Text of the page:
What is a SPAC?
The new craze on Wall Street is SPACs, or a special purpose acquisition company. SPACs are shell companies formed with the sole purpose of raising funds so it can buy an existing business. There were over 100 SPAC IPOs in 2022. They are often referred to as blank check companies because they are formed without a specific acquisition target in mind. Investors do not know which company the SPAC intends to acquire so they must feel comfortable being in the dark. It’s like giving money to someone who will go shopping for you, and you hope you’ll like what they buy.
Other than raising funds by selling shares, the SPAC has no day-to-day operations, no inventory, no machines, and no revenue. The management of the SPAC usually has expertise in a particular industry and is searching for a company to acquire in that area. The money raised from selling shares is held in a trust account. If the SPAC hasn’t acquired a company in 24 months after forming, the money will be returned to SPAC shareholders plus interest. Typically, it takes six-to-twelve months to complete the transaction.
When a SPAC and a private company agree to a merger, the private company receives the funds. The SPAC then goes through a short regulatory and legal process to go public. This is one of the advantages of using a SPAC to go public. Traditional IPOs take more time and cost more money to go through the IPO process with the Securities and Exchange Commission (SEC).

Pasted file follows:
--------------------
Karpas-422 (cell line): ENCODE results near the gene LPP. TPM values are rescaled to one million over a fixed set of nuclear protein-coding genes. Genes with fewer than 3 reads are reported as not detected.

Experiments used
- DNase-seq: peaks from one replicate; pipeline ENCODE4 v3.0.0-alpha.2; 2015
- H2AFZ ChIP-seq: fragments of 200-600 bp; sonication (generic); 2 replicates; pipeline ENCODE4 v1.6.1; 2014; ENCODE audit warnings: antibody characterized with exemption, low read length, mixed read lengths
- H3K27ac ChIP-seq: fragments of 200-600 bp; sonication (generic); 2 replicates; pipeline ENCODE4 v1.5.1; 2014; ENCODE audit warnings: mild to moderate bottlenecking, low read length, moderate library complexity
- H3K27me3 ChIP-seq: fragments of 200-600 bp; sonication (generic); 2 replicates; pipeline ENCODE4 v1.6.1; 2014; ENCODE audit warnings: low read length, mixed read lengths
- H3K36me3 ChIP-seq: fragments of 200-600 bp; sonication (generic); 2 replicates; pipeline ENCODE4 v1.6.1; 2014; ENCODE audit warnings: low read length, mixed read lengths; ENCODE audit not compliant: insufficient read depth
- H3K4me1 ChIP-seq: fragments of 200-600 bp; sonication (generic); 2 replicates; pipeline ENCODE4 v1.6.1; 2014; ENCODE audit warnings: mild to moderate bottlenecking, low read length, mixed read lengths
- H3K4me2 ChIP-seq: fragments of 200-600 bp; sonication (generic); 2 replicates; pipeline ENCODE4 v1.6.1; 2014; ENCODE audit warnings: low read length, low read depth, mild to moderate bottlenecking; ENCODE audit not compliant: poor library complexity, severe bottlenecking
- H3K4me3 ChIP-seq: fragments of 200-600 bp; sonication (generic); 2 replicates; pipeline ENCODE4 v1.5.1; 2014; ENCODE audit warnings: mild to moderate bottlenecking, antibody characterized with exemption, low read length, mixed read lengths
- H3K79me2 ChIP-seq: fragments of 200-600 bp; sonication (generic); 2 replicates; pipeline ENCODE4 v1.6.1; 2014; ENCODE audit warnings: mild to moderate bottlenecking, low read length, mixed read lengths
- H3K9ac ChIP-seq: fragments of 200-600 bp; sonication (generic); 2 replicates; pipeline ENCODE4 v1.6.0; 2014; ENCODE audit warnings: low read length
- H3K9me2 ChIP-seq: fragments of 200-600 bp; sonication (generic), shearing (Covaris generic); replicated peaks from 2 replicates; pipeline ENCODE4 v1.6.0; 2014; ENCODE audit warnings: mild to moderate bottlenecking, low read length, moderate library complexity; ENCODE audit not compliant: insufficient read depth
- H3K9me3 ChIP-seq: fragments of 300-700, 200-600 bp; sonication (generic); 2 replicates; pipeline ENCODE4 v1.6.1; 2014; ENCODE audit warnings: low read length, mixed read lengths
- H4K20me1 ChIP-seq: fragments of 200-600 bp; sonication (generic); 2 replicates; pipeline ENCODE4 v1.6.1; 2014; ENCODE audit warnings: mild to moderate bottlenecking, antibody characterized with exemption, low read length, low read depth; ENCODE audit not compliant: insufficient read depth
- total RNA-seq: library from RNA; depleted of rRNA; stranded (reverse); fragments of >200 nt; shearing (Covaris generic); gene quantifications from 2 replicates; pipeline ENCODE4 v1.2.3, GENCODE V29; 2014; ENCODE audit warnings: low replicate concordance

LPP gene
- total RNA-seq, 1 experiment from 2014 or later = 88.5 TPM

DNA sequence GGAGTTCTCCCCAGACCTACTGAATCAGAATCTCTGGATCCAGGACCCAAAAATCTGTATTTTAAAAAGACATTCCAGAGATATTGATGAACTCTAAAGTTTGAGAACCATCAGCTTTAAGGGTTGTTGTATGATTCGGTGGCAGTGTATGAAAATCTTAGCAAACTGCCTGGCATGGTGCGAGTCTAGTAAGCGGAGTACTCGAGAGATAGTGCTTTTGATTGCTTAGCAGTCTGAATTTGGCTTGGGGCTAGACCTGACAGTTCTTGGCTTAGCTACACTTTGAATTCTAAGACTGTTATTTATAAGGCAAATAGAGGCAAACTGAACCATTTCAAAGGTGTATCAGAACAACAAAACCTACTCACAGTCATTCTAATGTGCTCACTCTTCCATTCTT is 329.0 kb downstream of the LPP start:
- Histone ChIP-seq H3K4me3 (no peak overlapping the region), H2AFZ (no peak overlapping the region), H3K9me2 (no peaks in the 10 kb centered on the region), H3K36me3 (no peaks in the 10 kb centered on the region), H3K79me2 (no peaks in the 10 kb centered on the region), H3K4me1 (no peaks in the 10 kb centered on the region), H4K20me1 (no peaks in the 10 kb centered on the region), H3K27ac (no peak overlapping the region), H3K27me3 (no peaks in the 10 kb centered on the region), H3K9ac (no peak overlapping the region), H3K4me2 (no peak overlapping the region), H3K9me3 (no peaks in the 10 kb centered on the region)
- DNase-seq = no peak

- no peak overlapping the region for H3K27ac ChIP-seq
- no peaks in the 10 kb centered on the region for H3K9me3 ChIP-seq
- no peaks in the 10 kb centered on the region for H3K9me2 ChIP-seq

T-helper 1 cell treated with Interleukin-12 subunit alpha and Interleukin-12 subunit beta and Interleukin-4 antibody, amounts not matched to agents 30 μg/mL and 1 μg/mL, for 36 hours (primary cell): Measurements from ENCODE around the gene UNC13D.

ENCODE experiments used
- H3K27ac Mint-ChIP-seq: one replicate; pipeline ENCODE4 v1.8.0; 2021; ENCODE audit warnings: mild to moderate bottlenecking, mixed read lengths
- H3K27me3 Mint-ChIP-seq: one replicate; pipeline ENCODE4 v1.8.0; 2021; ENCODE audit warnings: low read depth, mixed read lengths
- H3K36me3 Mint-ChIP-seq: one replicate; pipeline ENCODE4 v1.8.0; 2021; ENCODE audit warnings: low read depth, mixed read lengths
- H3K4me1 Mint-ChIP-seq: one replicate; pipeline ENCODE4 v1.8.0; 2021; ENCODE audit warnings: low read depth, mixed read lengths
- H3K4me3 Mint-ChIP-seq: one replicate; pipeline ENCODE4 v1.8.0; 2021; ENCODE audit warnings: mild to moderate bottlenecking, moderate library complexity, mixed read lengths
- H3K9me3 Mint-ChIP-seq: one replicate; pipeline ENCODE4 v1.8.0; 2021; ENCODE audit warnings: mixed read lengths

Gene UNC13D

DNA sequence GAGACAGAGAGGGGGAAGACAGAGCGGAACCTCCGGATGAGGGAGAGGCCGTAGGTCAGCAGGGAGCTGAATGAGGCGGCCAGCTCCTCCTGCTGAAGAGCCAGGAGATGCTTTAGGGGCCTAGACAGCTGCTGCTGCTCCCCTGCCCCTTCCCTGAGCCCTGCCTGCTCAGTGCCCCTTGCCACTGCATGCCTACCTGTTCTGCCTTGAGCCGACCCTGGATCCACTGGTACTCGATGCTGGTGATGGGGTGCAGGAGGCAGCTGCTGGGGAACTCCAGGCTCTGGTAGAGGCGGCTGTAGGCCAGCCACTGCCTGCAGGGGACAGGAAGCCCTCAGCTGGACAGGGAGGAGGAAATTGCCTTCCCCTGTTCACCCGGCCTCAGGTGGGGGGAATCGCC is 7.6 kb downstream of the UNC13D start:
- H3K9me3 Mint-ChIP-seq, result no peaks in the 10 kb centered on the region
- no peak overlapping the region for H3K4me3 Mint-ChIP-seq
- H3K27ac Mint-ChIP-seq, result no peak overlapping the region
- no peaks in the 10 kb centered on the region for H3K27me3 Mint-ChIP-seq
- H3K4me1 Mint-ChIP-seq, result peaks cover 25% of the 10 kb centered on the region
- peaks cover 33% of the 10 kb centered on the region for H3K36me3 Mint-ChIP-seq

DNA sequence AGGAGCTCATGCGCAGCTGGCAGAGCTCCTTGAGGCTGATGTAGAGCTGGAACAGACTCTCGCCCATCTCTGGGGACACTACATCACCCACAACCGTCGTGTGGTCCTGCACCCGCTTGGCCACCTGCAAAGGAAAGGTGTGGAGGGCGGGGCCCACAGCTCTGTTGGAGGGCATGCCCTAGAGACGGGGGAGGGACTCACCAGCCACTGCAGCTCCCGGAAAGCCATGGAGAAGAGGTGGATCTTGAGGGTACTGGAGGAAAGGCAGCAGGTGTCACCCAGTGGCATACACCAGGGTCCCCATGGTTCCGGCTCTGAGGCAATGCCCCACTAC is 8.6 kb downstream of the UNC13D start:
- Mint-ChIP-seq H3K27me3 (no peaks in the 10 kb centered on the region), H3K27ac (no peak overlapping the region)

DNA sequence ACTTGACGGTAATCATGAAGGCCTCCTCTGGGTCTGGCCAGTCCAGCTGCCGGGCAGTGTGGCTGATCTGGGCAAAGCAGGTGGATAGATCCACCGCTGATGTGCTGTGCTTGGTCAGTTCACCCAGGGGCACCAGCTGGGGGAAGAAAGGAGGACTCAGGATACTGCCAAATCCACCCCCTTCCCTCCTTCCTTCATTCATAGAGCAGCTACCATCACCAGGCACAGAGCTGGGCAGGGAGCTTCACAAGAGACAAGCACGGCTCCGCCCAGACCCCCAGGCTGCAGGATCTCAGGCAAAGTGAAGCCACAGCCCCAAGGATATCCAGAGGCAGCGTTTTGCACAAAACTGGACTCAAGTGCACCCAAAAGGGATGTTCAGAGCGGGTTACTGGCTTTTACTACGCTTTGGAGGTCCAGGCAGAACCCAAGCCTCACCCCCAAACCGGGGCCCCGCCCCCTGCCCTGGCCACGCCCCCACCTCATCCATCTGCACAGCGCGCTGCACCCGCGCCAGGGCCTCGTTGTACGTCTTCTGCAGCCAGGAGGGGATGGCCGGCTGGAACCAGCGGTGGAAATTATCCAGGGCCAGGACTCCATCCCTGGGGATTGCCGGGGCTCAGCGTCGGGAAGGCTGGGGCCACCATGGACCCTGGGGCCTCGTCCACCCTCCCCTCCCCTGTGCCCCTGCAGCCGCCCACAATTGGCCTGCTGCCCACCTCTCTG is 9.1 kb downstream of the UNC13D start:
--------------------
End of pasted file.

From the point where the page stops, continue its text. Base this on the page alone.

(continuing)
Once the process is completed, the original SPAC is then dissolved and delisted from trading and the private company is now a public company. SPAC shareholders can decide if they want to be a part of the deal or drop out and get their money back. This provides a level of flexibility that makes the SPAC appealing.
Some have pointed to greed in these SPAC transactions and worry whether Wall Street is headed for another collapse in money-grabs by SPACs. The SPACs declined in value in 2022 but seem to be making a comeback in 2023. There was a median slide in SPAC value of 41 percent in 2022.
Increasingly, finance professionals warn the SPAC phenomenon will end badly for the investing public. A mix of hedge funders, private-equity dealmakers, bankers, lawyers and assorted promoters see the excesses building. They worry about the inflated valuations, questionable disclosures, and a growing misalignment of interests.
Financial Reporting Issues
There are quite a few financial reporting issues for regulators to be concerned about including:
- Whether financial statements are prepared under Generally Accepted Accounting Principles (GAAP) or International Financial Reporting Standards (IFRS).
- Whether disclosures are adequate and protect investor interests.
- Whether internal controls over financial reporting (ICFR) are operating as intended.
- Whether the public company complies with Public Company Accounting Oversight Board (PCAOB) standards.
- Whether corporate governance mechanisms are in place.
- Whether the audit committee is involved in decisions related to the SPAC and resulting public company.
There are a number of questions for auditors to meet their obligations including:
- Who will audit the resulting public company?
- Does the audit firm have adequate procedures in place to evaluate client acceptance?
- Do the auditors comply with financial reporting and regulatory standards set by the SEC?
- Is the audit engagement team experienced enough to handle the SPAC?
- Does the audit engagement team possess the necessary skills to meet their ethical and professional obligations?
- Is the audit firm independent of the SPAC and resulting public company.